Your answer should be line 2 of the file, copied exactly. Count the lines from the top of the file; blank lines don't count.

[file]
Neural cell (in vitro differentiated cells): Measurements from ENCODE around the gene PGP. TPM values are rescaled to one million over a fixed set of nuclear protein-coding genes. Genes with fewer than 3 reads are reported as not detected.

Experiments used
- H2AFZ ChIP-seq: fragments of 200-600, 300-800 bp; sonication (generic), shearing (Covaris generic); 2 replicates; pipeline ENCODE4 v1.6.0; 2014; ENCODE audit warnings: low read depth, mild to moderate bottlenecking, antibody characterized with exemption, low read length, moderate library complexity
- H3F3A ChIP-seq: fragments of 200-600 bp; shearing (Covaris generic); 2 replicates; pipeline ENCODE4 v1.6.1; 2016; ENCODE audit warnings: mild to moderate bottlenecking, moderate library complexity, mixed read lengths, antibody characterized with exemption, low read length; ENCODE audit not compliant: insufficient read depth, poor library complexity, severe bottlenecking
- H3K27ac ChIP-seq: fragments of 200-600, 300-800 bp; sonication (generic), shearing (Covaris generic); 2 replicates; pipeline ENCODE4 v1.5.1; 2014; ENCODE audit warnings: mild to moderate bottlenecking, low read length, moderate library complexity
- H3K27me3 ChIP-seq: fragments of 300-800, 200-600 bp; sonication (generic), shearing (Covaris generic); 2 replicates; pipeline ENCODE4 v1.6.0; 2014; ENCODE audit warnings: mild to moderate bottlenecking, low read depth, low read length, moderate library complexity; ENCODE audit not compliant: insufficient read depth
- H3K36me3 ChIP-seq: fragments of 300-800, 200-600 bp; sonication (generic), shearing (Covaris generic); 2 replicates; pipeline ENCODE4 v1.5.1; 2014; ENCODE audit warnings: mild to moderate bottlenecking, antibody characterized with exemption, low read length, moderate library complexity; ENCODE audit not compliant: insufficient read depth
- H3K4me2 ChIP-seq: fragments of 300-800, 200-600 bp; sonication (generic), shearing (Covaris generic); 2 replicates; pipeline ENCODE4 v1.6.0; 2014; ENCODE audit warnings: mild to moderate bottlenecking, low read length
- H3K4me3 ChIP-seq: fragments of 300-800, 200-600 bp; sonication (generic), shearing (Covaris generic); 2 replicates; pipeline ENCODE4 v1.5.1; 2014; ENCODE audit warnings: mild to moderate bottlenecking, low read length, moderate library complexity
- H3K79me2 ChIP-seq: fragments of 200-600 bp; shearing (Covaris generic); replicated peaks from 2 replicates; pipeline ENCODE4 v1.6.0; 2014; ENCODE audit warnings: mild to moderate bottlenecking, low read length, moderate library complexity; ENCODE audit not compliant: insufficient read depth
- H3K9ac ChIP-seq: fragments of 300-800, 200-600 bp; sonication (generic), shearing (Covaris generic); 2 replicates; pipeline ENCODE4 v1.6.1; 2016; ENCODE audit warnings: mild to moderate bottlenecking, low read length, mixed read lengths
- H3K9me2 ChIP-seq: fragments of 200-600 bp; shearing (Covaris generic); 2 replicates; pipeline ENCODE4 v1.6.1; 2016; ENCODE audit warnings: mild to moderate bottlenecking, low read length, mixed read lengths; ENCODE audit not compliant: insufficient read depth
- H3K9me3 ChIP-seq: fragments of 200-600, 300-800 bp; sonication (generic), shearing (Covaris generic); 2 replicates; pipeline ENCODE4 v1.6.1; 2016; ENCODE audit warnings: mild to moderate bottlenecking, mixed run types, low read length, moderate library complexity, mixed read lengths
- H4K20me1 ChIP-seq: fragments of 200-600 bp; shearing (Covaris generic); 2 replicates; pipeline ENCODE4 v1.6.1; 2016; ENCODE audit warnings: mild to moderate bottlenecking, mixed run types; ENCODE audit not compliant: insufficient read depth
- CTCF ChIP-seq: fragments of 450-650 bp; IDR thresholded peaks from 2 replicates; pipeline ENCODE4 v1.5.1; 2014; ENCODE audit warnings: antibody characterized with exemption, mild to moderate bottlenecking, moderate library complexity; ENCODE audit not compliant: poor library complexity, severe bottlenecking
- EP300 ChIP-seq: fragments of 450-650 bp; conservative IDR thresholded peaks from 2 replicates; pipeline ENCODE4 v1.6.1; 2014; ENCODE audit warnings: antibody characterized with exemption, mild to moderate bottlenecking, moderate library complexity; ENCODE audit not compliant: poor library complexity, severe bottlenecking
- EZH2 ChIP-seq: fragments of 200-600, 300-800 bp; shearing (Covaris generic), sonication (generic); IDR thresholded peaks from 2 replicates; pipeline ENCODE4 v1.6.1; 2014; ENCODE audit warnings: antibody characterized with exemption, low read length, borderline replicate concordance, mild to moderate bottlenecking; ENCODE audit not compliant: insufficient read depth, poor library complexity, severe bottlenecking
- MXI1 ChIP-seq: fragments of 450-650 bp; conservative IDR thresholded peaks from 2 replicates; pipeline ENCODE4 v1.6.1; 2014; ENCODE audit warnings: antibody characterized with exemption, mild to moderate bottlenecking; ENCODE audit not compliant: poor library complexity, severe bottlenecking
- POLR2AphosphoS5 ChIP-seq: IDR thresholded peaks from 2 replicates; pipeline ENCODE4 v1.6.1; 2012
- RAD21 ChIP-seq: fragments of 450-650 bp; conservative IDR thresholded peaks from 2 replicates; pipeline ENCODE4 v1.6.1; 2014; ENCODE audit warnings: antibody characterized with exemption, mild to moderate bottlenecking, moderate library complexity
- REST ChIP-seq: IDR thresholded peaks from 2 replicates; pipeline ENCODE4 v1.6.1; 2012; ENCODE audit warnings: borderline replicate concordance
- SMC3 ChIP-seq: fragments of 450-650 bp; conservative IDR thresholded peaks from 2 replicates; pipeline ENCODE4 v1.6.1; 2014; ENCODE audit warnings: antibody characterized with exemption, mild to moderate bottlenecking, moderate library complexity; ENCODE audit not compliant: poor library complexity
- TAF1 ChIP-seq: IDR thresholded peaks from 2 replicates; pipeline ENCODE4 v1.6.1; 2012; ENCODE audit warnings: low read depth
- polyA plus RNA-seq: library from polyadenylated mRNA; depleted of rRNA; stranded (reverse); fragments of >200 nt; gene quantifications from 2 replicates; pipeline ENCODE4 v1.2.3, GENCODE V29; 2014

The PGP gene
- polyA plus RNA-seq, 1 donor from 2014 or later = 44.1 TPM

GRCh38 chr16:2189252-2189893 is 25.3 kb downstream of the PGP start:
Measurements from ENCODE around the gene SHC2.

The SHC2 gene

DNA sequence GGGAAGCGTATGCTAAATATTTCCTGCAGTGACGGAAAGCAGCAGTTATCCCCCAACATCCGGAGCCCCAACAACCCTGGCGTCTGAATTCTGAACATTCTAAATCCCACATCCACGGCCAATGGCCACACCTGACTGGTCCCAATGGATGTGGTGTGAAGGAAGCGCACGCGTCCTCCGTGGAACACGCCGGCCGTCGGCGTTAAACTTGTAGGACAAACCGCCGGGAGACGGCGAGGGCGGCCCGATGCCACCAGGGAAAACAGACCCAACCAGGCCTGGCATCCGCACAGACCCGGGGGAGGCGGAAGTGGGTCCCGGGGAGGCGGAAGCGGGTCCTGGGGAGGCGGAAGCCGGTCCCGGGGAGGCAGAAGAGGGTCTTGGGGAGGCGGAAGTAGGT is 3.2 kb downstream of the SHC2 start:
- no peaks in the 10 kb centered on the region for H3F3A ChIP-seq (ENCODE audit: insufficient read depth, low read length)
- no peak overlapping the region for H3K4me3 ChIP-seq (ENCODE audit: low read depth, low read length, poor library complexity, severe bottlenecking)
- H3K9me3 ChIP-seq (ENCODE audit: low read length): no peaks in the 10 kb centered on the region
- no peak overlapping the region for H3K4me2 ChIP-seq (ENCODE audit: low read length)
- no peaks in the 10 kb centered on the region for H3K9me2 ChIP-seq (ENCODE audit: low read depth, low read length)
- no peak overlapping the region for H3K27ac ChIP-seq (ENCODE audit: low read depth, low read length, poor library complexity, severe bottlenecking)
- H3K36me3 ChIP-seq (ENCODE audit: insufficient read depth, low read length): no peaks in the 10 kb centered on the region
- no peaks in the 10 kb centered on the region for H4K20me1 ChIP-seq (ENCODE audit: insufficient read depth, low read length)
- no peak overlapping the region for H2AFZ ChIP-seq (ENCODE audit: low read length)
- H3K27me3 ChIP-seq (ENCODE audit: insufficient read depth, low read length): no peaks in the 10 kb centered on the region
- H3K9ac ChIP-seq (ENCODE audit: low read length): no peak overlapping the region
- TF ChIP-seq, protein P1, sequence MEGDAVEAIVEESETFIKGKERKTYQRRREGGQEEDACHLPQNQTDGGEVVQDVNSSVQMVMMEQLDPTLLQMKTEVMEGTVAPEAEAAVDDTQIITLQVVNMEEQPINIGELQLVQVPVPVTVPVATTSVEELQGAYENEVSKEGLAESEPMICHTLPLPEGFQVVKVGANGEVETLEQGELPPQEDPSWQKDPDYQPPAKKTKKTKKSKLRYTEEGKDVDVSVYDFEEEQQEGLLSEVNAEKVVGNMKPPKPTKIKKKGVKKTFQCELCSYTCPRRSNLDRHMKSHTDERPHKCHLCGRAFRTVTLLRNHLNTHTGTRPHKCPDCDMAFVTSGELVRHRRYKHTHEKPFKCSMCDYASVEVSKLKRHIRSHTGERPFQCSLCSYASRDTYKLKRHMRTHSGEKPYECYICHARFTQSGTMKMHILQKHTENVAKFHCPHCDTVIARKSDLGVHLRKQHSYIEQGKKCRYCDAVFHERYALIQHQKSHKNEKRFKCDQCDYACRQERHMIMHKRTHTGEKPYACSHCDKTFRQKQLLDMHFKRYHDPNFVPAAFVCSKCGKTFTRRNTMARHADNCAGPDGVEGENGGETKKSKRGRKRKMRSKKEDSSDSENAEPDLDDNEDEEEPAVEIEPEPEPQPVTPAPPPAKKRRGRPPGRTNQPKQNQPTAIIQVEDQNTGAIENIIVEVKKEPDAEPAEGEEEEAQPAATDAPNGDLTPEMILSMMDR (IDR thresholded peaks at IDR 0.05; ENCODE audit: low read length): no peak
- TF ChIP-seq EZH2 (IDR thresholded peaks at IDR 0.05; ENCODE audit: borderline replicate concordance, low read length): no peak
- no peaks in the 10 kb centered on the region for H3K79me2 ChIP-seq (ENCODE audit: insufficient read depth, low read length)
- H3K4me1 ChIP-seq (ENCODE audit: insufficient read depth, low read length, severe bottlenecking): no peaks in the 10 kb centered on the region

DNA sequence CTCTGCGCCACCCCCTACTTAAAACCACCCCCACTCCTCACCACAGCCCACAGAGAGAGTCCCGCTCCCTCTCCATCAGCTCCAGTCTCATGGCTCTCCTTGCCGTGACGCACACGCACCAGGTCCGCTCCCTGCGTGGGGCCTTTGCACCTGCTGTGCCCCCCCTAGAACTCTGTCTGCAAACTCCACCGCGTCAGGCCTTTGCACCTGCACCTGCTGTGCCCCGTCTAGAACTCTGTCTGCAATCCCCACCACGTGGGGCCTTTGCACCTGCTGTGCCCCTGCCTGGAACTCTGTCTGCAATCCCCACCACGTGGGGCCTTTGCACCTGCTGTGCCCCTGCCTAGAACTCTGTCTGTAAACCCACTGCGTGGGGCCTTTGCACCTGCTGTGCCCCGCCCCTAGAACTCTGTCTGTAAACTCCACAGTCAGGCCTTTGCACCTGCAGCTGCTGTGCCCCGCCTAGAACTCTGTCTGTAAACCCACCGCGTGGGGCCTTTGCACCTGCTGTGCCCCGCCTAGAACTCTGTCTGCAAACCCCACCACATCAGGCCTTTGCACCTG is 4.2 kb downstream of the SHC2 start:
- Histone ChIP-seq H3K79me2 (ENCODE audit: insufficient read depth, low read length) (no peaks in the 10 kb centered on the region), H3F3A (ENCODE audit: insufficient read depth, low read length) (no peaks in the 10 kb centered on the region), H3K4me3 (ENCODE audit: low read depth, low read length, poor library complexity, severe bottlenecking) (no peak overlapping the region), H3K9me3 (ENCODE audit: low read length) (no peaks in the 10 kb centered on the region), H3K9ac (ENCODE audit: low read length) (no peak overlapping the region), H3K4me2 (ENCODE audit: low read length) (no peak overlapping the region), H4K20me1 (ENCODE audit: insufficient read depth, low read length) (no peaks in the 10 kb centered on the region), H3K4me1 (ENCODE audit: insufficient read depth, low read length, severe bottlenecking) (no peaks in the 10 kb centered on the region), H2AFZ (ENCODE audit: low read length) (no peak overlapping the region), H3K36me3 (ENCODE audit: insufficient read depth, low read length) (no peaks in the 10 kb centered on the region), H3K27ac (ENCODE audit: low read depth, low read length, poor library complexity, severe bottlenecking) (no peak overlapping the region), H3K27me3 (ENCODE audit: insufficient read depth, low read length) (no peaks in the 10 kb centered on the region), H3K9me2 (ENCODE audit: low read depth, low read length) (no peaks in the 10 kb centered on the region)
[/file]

Experiments used